I’m about halfway through Lazhechnikov‘s Ледяной дом (The ice house; see this post), and I’ve come to a very interesting epigraph (all the chapters, of course, in good nineteenth-century style, have epigraphs):
Часто в пылу сражения царь задумывался о своем царстве, и посреди боя оставался равнодушным его зрителем, и, бывши зрителем, казалось, видел что-то другое.
Опал. И. К.
[Often in the heat of battle the king thought of his kingdom, and in the middle of the fight he remained an indifferent observer, and it seemed that he was seeing something else.
Opal. I. K.]
Before the internet this would have been as mysterious to me as it must have been to its first readers in 1835, but judicious googling revealed to me that it was a distorted quote from Ivan Kireevsky‘s story Опал (The opal), which was written at the end of 1830 but not published until 1861. Rosina Neginsky, in her article on Kireevsky in volume 198 of the Dictionary of Literary Biography series (Russian Literature in the Age of Pushkin and Gogol: Prose), calls it “a beautiful fairy tale” that “was a seminal creative work for later Russian writers,” adding that Gogol’s “Nevskii prospekt” owes a debt to it. In the story, Nureddin, ruler of Syria, is about to conquer Origell, ruler of China, when a magic opal ring takes him to another world where he is captivated by a mysterious woman who makes him forget his desire for glory, and the sentence there reads “Часто в пылу сражения сирийский царь задумывался о своем перстне, и посреди боя оставался равнодушным его зрителем, и, бывши зрителем, казалось, видел что-то другое” [Often in the heat of battle the Syrian king thought of his ring, and in the middle of the fight he remained an indifferent observer, and it seemed that he was seeing something else]. As you can see, the only difference is that Lazhechnikov eliminated “Syrian” and had him thinking of his kingdom rather than his ring. The interesting thing to me is that only the friends of Lazhechnikov or Kireevsky had any chance of recognizing the quotation; presumably “Opal. I. K.” was a complete mystery to most readers. It just goes to show you that the date of first publication is not always when a piece of writing starts influencing literature.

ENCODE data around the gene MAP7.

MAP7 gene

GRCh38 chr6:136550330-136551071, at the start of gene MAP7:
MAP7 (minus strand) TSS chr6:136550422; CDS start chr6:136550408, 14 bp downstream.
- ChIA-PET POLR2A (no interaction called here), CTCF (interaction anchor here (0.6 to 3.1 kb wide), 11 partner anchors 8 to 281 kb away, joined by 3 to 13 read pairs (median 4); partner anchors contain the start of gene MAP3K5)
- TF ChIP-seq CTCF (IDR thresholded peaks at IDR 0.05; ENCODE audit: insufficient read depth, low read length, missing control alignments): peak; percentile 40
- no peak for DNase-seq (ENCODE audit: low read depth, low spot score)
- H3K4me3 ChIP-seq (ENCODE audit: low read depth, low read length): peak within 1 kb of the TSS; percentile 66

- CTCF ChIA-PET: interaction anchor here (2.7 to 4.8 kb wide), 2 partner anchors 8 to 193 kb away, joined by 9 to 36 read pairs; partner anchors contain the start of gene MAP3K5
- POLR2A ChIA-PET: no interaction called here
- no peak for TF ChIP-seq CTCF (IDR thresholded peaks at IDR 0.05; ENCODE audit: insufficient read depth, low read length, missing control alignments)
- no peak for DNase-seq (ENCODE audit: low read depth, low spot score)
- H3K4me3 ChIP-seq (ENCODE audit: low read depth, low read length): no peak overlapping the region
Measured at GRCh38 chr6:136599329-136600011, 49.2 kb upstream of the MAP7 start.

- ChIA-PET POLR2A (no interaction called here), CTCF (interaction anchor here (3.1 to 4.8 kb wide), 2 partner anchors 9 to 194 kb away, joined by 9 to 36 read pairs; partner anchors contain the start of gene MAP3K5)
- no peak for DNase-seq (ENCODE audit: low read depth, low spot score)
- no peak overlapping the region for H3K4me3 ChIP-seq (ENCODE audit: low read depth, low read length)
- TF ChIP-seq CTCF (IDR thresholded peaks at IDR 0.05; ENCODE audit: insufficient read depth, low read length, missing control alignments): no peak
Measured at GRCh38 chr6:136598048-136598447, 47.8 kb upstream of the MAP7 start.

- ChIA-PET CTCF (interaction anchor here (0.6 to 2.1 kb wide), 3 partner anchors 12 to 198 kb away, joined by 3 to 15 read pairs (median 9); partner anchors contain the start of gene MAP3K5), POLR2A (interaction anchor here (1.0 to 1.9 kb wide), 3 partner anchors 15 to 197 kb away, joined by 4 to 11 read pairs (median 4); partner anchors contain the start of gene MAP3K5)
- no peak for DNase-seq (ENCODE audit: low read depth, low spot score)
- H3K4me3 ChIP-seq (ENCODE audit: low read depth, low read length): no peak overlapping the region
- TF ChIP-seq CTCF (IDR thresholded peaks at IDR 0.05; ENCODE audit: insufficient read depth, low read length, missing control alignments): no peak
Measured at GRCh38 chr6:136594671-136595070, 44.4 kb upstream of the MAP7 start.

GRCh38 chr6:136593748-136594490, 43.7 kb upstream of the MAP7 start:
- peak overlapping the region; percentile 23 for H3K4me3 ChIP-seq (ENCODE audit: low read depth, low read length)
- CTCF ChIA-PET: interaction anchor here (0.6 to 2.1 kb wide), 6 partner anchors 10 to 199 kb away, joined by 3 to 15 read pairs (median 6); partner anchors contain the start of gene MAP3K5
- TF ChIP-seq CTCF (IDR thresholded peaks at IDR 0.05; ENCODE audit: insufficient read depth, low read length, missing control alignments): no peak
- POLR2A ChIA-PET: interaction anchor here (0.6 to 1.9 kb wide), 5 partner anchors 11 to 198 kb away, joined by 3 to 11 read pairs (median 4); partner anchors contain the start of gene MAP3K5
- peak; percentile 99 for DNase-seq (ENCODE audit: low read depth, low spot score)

Another point of interest to me in the novel is the insertion of anachronisms; Lazhechnikov has Trediakovsky carrying around a copy of his Tilemakhida (a rhymed Russian version of Fénelon’s Les Aventures de Télémaque; see this post) and quoting from it, to everyone’s amusement (Trediakovsky had become a figure of fun in the 1830s for reasons having nothing to do with his actual merits), [and has the novel's hero, Artemy Volynsky, making subversive annotations in a copy of Histoire de Jeanne première, Reine de Naples,] even though neither work would be written and published until the 1760s, decades after the period in which the novel is set (1739/40). But it is, after all, a fun read, not a serious work.
Update. It seems I have been unfair to Lazhechnikov on one count: what I took to be a reference to Histoire de Jeanne première, Reine de Naples is apparently in fact a reference to a passage on Joanna of Naples in Justus Lipsius‘s Monita et Exempla Politica (which was a factor in the historical trial of Volynsky). Mea culpa!